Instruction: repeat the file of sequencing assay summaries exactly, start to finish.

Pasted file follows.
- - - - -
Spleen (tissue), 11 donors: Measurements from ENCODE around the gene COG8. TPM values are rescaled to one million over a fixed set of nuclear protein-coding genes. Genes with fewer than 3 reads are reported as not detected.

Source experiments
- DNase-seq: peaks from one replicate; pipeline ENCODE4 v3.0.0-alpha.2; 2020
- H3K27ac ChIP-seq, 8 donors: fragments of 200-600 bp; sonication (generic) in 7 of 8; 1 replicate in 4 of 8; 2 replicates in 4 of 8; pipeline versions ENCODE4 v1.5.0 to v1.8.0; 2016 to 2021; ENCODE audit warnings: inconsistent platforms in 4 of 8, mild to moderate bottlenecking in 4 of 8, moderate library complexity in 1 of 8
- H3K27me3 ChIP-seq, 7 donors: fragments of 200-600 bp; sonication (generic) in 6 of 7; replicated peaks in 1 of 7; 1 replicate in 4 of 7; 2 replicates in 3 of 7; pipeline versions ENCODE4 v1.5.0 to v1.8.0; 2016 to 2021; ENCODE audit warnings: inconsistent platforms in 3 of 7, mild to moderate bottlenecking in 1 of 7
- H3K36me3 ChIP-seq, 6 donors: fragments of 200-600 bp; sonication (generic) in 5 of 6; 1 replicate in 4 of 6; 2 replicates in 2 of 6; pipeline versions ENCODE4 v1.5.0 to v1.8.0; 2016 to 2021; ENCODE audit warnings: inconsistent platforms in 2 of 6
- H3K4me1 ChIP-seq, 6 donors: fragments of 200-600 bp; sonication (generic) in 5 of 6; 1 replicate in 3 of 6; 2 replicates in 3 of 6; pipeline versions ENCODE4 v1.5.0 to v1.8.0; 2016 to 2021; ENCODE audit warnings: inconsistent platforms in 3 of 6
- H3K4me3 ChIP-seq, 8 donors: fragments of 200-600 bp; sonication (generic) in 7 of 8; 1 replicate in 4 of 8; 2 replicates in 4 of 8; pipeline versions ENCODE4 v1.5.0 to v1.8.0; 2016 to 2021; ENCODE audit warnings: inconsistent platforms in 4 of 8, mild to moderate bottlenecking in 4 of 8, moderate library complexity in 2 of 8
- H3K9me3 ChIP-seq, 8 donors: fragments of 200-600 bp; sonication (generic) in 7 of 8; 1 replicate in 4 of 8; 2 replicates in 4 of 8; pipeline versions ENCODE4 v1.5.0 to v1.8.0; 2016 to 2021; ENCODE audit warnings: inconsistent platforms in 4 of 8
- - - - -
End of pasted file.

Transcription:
Spleen (tissue), 11 donors: Measurements from ENCODE around the gene COG8. TPM values are rescaled to one million over a fixed set of nuclear protein-coding genes. Genes with fewer than 3 reads are reported as not detected.

Source experiments
- DNase-seq: peaks from one replicate; pipeline ENCODE4 v3.0.0-alpha.2; 2020
- H3K27ac ChIP-seq, 8 donors: fragments of 200-600 bp; sonication (generic) in 7 of 8; 1 replicate in 4 of 8; 2 replicates in 4 of 8; pipeline versions ENCODE4 v1.5.0 to v1.8.0; 2016 to 2021; ENCODE audit warnings: inconsistent platforms in 4 of 8, mild to moderate bottlenecking in 4 of 8, moderate library complexity in 1 of 8
- H3K27me3 ChIP-seq, 7 donors: fragments of 200-600 bp; sonication (generic) in 6 of 7; replicated peaks in 1 of 7; 1 replicate in 4 of 7; 2 replicates in 3 of 7; pipeline versions ENCODE4 v1.5.0 to v1.8.0; 2016 to 2021; ENCODE audit warnings: inconsistent platforms in 3 of 7, mild to moderate bottlenecking in 1 of 7
- H3K36me3 ChIP-seq, 6 donors: fragments of 200-600 bp; sonication (generic) in 5 of 6; 1 replicate in 4 of 6; 2 replicates in 2 of 6; pipeline versions ENCODE4 v1.5.0 to v1.8.0; 2016 to 2021; ENCODE audit warnings: inconsistent platforms in 2 of 6
- H3K4me1 ChIP-seq, 6 donors: fragments of 200-600 bp; sonication (generic) in 5 of 6; 1 replicate in 3 of 6; 2 replicates in 3 of 6; pipeline versions ENCODE4 v1.5.0 to v1.8.0; 2016 to 2021; ENCODE audit warnings: inconsistent platforms in 3 of 6
- H3K4me3 ChIP-seq, 8 donors: fragments of 200-600 bp; sonication (generic) in 7 of 8; 1 replicate in 4 of 8; 2 replicates in 4 of 8; pipeline versions ENCODE4 v1.5.0 to v1.8.0; 2016 to 2021; ENCODE audit warnings: inconsistent platforms in 4 of 8, mild to moderate bottlenecking in 4 of 8, moderate library complexity in 2 of 8
- H3K9me3 ChIP-seq, 8 donors: fragments of 200-600 bp; sonication (generic) in 7 of 8; 1 replicate in 4 of 8; 2 replicates in 4 of 8; pipeline versions ENCODE4 v1.5.0 to v1.8.0; 2016 to 2021; ENCODE audit warnings: inconsistent platforms in 4 of 8